The Privacy BlogThoughts on privacy, security, and other stuff.

Aug/13

12

Lavabit and Silent Mail shutdowns

There has been a lot of chatter about implications of first Lavabit and then Silent Circle’s Silent Mail being shut down by their operators.

In both cases, it appears that there was information visible to the services which could be compelled by search warrants, court orders, or national security letters.

I want to assure Anonymizer users that we have no such information about Anonymizer Universal users that could be compelled. While we know who our customers are, for billing purposes, we have no information at all about what they do.

This has been tested many times, under many different kinds of court orders, and no user activity information has ever been provided, or could be provided.

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2 comments

  • Mike Bradok · August 14, 2013 at 11:53 am

    Yet in your privacy statement you say that if compelled by authorities with a court or similar order you will hand over subscriber information. If you truly hold no information of interest why do you need that disclaimer and why would the authorities bother asking? It’s a small world when it comes to the authorities they all know who you are and whether there would be usable information available to them. How can subscribers be sure that your service is not under the same type of gag order that Levison is under?

    In today’s post 9/11 climate it is really hard to trust what any US based privacy company has to say about government intrusion into their systems.

  • Author comment by lance · August 14, 2013 at 3:19 pm

    I tried to be very clear in my statement. We have subscriber information, name, address, email, credit card, subscription type and dates, etc. That information can be compelled because we have it. We don’t have any information about what our customers do, so that information can not be compelled.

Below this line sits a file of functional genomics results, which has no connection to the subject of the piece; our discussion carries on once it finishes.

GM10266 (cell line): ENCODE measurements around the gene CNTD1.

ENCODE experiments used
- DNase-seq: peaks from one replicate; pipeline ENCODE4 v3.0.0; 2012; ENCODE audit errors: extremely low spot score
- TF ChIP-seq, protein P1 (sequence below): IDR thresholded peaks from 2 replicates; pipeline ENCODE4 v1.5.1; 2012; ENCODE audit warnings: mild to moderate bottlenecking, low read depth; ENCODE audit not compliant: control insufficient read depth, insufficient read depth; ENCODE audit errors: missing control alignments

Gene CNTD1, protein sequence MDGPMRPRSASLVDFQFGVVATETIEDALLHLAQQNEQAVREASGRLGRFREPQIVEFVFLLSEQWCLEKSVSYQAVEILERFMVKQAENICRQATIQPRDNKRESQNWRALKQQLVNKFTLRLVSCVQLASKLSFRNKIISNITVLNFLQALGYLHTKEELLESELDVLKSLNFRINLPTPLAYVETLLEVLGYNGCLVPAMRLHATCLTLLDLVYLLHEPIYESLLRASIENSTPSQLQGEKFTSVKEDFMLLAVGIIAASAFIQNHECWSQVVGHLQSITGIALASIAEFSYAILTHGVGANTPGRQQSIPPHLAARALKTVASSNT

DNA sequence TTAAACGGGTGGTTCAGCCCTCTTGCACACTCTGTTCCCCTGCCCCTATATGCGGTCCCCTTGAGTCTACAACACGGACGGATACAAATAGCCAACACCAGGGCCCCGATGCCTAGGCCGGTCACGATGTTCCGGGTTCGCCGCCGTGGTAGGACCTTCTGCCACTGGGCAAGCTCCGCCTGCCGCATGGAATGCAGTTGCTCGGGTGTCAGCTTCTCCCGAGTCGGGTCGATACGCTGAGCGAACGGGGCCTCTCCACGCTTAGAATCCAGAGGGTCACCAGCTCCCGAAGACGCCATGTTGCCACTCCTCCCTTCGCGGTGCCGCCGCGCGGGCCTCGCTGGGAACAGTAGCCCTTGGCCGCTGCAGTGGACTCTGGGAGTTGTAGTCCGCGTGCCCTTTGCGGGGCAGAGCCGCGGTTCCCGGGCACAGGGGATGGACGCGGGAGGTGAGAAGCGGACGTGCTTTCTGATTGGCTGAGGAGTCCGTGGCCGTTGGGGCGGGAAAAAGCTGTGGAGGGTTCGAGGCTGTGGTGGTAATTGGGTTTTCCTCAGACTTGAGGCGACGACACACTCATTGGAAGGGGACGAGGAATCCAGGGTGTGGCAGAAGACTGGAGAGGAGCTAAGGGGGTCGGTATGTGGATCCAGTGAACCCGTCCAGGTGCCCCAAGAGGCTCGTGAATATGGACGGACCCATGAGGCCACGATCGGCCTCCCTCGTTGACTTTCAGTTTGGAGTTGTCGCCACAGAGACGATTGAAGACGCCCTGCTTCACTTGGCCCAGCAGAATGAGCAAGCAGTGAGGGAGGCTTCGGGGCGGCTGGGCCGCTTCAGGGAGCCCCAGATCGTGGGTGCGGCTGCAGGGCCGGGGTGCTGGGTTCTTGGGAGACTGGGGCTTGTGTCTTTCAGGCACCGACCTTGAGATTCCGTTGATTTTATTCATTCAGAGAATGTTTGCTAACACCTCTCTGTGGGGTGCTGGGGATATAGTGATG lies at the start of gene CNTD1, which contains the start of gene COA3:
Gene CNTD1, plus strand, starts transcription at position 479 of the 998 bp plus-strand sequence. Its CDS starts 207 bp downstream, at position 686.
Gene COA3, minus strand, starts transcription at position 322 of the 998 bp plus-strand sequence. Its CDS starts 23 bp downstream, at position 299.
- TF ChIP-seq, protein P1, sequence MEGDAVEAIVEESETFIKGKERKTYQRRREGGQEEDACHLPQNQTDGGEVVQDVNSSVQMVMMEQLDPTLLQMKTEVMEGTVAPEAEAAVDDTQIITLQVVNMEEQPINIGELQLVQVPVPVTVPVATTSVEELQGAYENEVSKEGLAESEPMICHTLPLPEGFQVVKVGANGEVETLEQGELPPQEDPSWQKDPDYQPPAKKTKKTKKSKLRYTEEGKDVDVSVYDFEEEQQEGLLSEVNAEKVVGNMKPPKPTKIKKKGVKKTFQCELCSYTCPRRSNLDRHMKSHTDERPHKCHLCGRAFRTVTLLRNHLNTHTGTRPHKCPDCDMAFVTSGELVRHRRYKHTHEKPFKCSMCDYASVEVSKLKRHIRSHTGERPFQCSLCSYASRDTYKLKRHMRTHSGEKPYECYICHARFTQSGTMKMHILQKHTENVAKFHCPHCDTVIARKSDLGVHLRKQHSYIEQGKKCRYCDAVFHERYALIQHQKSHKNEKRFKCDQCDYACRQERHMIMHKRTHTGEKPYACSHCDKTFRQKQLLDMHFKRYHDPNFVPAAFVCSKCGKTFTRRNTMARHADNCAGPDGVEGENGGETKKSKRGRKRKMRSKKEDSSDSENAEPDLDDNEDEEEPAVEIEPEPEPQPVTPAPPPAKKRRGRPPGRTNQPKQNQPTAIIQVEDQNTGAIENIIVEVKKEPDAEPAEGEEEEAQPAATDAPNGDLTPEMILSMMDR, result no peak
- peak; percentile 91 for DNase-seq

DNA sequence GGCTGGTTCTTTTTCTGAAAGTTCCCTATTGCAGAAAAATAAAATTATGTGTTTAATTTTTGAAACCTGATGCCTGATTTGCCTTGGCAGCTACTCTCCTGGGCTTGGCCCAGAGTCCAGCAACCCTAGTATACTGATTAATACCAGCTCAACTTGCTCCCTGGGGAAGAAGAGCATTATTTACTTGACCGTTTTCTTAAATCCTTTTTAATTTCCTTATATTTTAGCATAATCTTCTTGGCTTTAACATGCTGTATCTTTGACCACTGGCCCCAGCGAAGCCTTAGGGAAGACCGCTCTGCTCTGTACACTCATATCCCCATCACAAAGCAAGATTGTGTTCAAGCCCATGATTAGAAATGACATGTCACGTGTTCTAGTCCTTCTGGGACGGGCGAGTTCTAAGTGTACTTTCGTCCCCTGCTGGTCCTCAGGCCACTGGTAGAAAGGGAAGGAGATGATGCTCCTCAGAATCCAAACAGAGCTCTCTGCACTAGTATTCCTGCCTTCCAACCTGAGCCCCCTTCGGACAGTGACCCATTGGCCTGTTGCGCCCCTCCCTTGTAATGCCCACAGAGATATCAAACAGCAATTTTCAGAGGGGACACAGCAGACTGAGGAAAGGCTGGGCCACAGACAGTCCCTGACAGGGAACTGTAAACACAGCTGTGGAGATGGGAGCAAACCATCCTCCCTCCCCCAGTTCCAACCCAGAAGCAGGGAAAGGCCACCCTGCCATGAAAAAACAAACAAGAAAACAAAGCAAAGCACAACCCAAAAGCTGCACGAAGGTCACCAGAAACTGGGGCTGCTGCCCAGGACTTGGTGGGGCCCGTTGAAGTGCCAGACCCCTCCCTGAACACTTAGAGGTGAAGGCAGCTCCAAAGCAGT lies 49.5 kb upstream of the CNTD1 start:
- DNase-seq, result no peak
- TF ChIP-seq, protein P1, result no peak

Lavabit and Silent Circle’s “Silent Email” product retain transactional information which could be subpoenaed. It is the nature of email systems to do so. Additionally, email has a lot of meta-data in the clear which can be used for traffic analysis.

    Your comment suggests that the US is more likely to spy on you than other countries. I think that is unlikely, we just KNOW about the US spying. Keep in mind that in the EU there are actual data retention directives which legally require a lot of user and transactional information to be retained. The US does not have those laws.

    At the end of the day, you need to trust someone. I suggest that you make that decision on the basis of reputation and track record. Many other privacy services have been shown to keep logs when some of their users end up in court. Anonymizer has been providing commercial anonymity longer than any other company in the world, and there has never been a compromise of our user activity information. We have been forced to hand over subscriber records on many occasions, but never activity. The most that would reveal was that a given person was a customer, but nothing more.
    This has been tested many hundreds of times over the almost 20 years I have been doing this.

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